Foreign policy analysis is the resultant of human decision making with direct or indirect consequences on foreign entities. Foreign policy has been defined as those strategic goals formulated by a state in relation to another state. On a larger spectrum, foreign policy could also include strategic goals formulated by a state in relation to international organizations and or multinational corporations. Foreign policy involves goals, objectives, projections and outcomes which are premised on national interests which in typical International Relations discipline falls under the Realism school of thought (realpolitik).
Tanzania and Rwanda have been embroiled in a diplomatic spat albeit an ambivalent one. For years, the two East African states have coexisted peacefully. They have enjoyed sound diplomatic relations which has seen Tanzania hosting the peace talks of 1993 between the then Hutu government and the then rebel Tutsi outfit of RPA. After the unfortunate Rwandan Genocide of 1994, Tanzania has hosted the UN International Criminal Tribunal of Rwanda (ICTR) in Arusha. This long and outstanding relationship seems to be on the rocks. President Kikwete during the 50th anniversary of the African Union in Addis Ababa, called on Rwanda to negotiate with the rebel outfit because the military efforts have failed. In a quick rejoinder Louise Mushikiwabo, the Rwandan Foreign Minister described Kikwete’s remarks as “aberrant” and “shocking”. A war of word between the two states ensued with President Kagame allegedly publicly threatened to hit president Kikwete. See link for further details.
The diplomatic tensions have since escalated with reports indicating President Kagame and Kikwete are not seeing eye to eye. As members of the East African Community, the two have been avoiding each other during EAC meetings. This has even resulted to the rise of the Coalition of the Willing (CoW) which includes Kenya, Uganda and Rwanda sidelining Tanzania and Burundi in what they term as Northern Corridor Infrastructural Projects. When Rwanda was marking the 20th Anniversary of the Rwandan Genocide on April 7, President Kikwete did not attend. Kikwete's excuse was that he was on the same day attending a national holiday in Zanzibar. When Tanzania was marking the 50th anniversary of the political union between Tanganyika and Zanzibar in April 26, President Kagame declined to attend. And during the EAC meeting in Arusha recently, Kagame did not attend instead he sent a representative. The height of this came last week during the World Economic Forum in Abuja, Nigeria. The two were in attendance but observers says that they avoided each other. Although it remains as speculation, it is evident that the tensions have reached fever pitch.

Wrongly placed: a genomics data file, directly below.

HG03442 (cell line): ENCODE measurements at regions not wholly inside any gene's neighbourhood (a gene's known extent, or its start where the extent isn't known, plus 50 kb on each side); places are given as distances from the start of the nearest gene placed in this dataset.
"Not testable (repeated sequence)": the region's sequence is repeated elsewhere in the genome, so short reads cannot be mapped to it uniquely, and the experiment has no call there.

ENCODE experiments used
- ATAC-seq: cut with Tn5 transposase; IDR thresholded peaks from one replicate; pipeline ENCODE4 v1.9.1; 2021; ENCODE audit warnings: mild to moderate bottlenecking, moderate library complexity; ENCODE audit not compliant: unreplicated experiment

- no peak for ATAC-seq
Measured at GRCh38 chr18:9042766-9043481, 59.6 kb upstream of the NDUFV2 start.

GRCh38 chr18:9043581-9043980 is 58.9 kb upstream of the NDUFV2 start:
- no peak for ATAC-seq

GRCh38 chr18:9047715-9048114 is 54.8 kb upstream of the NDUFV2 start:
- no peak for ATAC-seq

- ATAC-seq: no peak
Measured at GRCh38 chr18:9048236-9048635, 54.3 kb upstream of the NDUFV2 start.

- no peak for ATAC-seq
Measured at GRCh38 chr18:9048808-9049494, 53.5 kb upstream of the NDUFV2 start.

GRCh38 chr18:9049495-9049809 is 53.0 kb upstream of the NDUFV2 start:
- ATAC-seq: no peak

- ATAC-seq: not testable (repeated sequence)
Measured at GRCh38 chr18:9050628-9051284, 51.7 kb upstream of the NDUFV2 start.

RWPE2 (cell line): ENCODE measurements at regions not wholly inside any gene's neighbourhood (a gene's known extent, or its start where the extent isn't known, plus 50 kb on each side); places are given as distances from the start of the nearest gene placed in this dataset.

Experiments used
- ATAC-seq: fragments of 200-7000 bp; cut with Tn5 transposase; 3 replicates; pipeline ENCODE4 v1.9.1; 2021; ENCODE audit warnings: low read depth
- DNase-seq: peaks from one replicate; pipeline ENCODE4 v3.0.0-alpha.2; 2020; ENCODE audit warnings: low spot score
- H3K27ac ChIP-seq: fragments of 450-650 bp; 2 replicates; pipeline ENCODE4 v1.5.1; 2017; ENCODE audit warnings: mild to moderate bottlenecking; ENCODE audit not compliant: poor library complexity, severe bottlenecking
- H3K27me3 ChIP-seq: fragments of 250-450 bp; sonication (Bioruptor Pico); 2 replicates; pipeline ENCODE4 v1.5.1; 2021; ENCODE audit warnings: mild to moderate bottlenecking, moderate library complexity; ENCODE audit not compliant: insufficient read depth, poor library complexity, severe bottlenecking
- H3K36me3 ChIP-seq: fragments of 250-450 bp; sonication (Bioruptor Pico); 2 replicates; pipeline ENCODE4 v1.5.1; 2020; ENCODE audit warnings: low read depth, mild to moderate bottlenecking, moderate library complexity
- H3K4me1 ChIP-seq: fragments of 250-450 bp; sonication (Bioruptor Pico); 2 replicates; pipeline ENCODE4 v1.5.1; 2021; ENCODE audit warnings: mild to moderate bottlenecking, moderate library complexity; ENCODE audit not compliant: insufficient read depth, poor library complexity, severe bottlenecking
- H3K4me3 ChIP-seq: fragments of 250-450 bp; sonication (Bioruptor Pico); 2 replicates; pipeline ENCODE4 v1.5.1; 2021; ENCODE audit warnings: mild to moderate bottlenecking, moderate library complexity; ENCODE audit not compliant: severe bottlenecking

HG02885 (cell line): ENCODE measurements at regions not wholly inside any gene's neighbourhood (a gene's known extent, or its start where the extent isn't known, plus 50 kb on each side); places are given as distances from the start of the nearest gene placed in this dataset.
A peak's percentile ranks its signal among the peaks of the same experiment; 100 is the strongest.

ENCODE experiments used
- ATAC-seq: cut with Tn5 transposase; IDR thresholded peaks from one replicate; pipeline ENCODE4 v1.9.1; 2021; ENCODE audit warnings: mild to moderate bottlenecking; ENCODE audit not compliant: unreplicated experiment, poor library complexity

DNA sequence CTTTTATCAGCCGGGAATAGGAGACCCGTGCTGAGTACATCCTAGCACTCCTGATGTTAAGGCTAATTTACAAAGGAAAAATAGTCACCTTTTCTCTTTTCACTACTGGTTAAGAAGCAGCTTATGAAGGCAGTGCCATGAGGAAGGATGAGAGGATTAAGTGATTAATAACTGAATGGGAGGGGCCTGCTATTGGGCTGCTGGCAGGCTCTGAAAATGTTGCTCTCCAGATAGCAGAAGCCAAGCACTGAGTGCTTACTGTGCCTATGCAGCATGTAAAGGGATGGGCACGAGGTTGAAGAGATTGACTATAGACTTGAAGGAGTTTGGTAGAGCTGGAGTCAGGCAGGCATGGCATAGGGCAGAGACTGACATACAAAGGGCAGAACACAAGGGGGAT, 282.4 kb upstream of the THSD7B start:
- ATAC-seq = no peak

While explaining the Cuban Missile Crisis, Graham Allison's seminal work captures three models of decision making that are crucial in foreign policy. Allison posits that the attempt to explain international events by recounting the aims and calculations of nations or governments is the trademark of the Rational Actor Model. The central unit of analysis here is government action which is influenced by government officials. In this case, the protagonists are the two heads of state and their Foreign Ministers. Tanzania's Foreign Minister Bernard Membe is an international relations scholar who understands the complexities of decision making. His Rwandan counterpart, Louise Mushikiwabo has also carried out her duties well and thoroughly understands her country's national interests. The basic precepts of rational actor model are (1) goals and objective; (2) alternatives; (3) consequences; and lastly (4) choice. These precepts formalize the concept of rational actions that underpins economics, decisions, and game theory as most importantly individual behavior. The outcomes of decisions that follows this model are mostly based on national interests and individual behavior which is value maximizing.
Whilst this is the case, Tanzania and Rwanda must appreciate their long standing brotherly relationship that has endured troubled pasts. Longstanding foreign policy is not hinged upon personality or behavior of the head of state rather it is embedded on a historical appreciation of one another. This is what builds venerable ties between and among states.